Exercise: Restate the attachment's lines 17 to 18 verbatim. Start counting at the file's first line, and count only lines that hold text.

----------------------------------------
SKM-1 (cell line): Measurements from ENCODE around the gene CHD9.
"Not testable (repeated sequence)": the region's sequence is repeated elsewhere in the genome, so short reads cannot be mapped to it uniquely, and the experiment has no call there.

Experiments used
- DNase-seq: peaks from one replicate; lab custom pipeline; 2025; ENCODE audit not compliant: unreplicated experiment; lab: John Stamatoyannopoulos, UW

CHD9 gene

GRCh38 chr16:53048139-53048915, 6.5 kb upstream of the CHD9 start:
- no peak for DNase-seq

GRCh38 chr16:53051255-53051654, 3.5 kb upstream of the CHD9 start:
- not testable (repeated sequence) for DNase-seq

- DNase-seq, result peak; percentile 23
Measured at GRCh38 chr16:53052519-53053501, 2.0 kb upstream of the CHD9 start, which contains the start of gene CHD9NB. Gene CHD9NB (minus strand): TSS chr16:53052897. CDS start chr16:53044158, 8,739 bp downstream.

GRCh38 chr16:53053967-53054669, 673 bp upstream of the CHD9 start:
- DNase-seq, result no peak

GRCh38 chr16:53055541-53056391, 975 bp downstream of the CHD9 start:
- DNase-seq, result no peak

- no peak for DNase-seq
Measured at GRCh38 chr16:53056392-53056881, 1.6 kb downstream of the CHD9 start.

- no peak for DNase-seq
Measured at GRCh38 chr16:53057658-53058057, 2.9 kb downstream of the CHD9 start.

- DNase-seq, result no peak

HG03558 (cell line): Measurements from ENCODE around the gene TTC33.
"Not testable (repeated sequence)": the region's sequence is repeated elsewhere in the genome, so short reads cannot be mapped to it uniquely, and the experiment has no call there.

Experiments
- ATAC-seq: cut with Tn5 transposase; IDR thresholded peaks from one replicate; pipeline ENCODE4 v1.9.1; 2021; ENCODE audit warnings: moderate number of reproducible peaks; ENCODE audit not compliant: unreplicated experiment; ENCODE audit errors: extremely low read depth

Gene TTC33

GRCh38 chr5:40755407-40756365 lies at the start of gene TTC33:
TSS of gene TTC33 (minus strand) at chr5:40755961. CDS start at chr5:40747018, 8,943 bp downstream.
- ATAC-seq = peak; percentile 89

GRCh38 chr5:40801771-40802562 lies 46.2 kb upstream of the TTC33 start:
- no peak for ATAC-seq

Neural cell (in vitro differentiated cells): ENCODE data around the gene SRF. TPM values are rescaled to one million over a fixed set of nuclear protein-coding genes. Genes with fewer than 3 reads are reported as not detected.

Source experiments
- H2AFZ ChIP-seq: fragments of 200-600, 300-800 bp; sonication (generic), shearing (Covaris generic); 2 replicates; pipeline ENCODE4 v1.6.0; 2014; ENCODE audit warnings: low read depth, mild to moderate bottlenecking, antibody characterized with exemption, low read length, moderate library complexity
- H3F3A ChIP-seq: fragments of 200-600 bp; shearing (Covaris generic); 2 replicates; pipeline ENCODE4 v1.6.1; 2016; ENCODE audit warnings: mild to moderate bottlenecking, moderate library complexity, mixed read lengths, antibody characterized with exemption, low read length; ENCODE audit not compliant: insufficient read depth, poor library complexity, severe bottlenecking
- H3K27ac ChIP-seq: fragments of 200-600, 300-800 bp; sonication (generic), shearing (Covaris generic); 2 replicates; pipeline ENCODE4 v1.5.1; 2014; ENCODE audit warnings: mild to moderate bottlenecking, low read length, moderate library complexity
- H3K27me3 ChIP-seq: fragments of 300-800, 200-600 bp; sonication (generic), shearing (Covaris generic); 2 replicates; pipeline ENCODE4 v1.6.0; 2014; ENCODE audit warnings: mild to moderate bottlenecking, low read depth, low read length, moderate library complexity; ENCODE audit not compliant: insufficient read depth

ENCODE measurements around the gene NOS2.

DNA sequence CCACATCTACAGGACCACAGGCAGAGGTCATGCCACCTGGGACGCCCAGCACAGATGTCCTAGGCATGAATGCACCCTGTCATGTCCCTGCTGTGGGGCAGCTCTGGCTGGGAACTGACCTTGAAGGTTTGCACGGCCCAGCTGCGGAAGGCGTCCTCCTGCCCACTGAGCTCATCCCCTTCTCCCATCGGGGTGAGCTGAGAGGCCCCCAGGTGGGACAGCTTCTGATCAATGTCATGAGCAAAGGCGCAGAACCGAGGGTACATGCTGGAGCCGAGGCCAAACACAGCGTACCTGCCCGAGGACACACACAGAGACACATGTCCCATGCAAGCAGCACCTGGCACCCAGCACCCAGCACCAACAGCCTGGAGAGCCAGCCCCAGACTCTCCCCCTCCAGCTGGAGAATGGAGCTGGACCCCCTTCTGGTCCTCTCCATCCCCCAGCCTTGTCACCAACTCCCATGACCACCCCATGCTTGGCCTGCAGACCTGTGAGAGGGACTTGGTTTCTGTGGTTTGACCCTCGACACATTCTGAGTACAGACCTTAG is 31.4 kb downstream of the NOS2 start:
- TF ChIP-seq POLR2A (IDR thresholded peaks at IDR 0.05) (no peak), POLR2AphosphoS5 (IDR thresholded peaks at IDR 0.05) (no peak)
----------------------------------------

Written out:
Measured at GRCh38 chr16:53056392-53056881, 1.6 kb downstream of the CHD9 start.

- no peak for DNase-seq